Traumatic Brain Injuries: Prevention and Care

by | Jul 16, 2020 | Podcast

Misti Timpson, PT, DPT, PhD, NCS, faculty in the Doctor of Physical Therapy (DPT) program at Rocky Mountain University of Health Professions, explains traumatic brain injuries, prevention, and treatment.

Timpson explains that many people with mild brain injury may recover on their own naturally without intervention. But in cases of moderate and severe brain injury, intervention is a key part of recovery. 

Traumatic brain injuries (TBIs) can come about through a variety of collisions or impacts. For example, people serving in the military could suffer a TBI by being in close proximity to explosives. But Timpson explains that there are two age populations who have the highest risk of sustaining a TBI – infants, and people over the age of 65. With children, the greatest risk comes from shaken baby syndrome. For people over the age of 65, the risk comes from falling. But there are ways to prevent situations where TBIs would occur. 

Preventing TBIs

Timpson says that wearing helmets is important for people participating in sports. In the case of people over the age of 65, it’s about finding ways to prevent falls. Timpson says, “47% of all TBIs are sustained in falls.”

Timpson explains that falls can occur as older people trip on rugs or slippery floors in their homes. Using an assistive device, like a cane or walker, can help, as well as balance programs. Timpson said older people “might not have the strength or range of motion when they start to fall.” She recommends they join “a balance prevention program so you can increase your strength or physical fitness.”

People who have sustained TBIs are more likely to have future TBIs. “If you’ve sustained a single brain injury and recovered, you are three times more likely to have a second brain injury. If you’ve had two brain injuries, you are eight times more likely to sustain a third brain injury,” said Timpson. That’s why prevention is so important.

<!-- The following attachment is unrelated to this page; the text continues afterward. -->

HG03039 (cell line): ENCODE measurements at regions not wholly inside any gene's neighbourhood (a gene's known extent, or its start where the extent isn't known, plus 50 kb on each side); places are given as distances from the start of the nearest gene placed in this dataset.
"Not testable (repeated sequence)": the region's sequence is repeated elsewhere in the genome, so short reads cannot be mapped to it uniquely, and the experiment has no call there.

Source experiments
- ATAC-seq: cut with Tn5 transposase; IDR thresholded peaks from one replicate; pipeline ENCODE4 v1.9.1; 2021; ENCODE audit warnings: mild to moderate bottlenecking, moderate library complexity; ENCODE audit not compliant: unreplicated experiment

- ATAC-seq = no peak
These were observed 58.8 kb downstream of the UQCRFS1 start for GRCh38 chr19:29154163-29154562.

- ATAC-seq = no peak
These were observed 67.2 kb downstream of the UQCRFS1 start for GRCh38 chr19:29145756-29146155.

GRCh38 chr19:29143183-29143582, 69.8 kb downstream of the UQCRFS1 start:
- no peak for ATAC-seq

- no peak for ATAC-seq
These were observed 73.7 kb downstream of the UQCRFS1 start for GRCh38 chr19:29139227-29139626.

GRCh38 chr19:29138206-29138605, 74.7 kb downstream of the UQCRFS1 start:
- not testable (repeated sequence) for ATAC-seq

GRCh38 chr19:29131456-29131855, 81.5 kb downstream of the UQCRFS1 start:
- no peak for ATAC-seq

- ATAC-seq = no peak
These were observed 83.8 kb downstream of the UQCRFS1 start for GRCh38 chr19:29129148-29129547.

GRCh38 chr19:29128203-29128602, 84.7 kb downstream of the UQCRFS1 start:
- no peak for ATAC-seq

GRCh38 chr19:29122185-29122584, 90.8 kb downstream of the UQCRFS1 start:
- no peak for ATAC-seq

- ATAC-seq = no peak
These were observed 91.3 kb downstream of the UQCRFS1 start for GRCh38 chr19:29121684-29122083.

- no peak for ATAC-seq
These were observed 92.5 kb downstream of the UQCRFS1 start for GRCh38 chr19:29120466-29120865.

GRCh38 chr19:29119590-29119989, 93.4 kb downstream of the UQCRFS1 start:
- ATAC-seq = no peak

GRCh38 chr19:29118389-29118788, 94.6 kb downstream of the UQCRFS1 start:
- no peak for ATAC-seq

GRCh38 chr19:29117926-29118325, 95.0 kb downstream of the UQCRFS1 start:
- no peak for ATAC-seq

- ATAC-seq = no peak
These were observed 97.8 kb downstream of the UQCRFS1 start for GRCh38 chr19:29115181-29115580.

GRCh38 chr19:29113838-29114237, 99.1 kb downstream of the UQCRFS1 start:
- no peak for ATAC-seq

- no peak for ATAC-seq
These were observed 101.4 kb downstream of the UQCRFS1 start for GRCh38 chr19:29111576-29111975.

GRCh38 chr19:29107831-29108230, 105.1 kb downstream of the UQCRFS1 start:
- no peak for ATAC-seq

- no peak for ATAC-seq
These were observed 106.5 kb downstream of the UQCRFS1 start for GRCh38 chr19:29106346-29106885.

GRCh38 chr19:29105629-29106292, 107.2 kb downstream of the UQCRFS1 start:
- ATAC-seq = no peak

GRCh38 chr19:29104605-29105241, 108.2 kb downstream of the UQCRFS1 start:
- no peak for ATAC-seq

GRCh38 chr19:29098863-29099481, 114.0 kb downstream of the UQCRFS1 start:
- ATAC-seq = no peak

Treating TBIs

Working alongside other institutions, Timpson received a Patient-Centered Outcomes Research Institute (PCORI) grant that funded her research to look at the best and most efficient interventions for faster and longer-sustained recovery. Through her research, she learned “there are better treatments than some treatments.”

Right now if someone sustains a TBI requiring hospitalization, explains Timpson, “they usually go to an in-patient rehab facility, and then medicare rules regulate that they participate in three hours of skills service a day, which can be exhausting if you’re disabled.” Those three hours of therapy are split up working with speech-language pathologists, physical therapists, and occupational therapists. So what interventions can we do to get them better? Timpson said, “Right now the train of thought is to do what they’re willing to do.” That could mean putting them on a bike, going on a walk, doing the stairs, getting them on and off the floor, and exercises to stretch their muscles.

But “the best treatments are pushing people to do things that are advanced,” said Timpson. “So direction changing, alternating gait speed, outdoor terrain, contextualized activities: real life activities.” It’s about “doing things we do in regular life, like make the bed, push the vacuum, carry laundry baskets. So they can get back to what they want to do.”

Timpson said engagement is key. “You have to have engagement. Asking people to do silly activities that aren’t important to them–they’re not going to do it.”

TBI Patient Support

“In addition to having engaging therapies, one thing that we found that correlates to better outcomes long term is family involvement,” said Timpson. She explains that when family members can come to therapy sessions, the physical therapist can teach them how to do certain tasks and help patients stay safe. In that way, families can support the recovery process. There are also support groups for caregivers, such as the Brain Injury Alliance of America, which has state and local chapters.

“Especially for clinicians, we know that intensity and salience matters for maximum recovery. So it might be harder to develop interventions and plans of care, but spend the time necessary so you are doing the very best for your patients that you can,” said Timpson.

Listen to the entire RMUpload episode here.